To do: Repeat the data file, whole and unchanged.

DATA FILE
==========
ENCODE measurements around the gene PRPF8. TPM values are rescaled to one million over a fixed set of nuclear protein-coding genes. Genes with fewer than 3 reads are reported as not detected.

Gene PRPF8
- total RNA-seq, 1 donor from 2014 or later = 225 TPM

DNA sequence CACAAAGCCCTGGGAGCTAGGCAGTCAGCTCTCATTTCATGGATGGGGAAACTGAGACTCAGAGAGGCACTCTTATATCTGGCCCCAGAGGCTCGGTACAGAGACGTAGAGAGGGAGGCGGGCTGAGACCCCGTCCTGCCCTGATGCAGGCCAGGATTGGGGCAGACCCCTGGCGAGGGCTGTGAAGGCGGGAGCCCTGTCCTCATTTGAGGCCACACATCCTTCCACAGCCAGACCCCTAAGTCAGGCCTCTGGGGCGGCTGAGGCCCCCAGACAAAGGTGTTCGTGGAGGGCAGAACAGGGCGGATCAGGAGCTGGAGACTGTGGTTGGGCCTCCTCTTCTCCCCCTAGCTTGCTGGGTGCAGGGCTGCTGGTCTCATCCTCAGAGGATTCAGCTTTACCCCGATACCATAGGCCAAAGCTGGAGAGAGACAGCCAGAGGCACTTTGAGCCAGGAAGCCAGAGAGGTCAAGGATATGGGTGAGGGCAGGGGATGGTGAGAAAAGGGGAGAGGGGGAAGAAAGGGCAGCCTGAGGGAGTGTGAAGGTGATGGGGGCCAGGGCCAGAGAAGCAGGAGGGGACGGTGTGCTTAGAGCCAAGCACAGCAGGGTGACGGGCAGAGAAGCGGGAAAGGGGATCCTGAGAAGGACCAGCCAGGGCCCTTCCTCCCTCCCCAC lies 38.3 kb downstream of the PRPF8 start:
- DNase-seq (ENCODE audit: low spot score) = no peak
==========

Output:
ENCODE measurements around the gene PRPF8. TPM values are rescaled to one million over a fixed set of nuclear protein-coding genes. Genes with fewer than 3 reads are reported as not detected.

Gene PRPF8
- total RNA-seq, 1 donor from 2014 or later = 225 TPM

DNA sequence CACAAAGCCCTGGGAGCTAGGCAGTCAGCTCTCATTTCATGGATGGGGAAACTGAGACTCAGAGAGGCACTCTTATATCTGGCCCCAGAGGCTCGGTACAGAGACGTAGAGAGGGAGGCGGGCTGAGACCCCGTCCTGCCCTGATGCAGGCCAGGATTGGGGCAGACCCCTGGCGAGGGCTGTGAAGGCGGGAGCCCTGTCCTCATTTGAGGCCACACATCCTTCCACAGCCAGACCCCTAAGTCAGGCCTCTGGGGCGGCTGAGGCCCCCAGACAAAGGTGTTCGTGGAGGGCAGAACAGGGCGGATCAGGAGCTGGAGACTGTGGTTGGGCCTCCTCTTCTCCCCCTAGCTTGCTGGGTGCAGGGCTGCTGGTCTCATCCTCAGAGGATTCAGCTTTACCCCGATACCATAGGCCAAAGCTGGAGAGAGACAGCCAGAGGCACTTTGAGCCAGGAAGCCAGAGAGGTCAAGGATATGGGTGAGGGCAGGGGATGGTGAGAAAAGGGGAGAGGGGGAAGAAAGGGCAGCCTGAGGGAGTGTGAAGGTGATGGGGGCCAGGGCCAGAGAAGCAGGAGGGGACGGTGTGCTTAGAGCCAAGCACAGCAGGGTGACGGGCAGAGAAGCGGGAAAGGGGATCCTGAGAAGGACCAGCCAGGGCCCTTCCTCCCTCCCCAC lies 38.3 kb downstream of the PRPF8 start:
- DNase-seq (ENCODE audit: low spot score) = no peak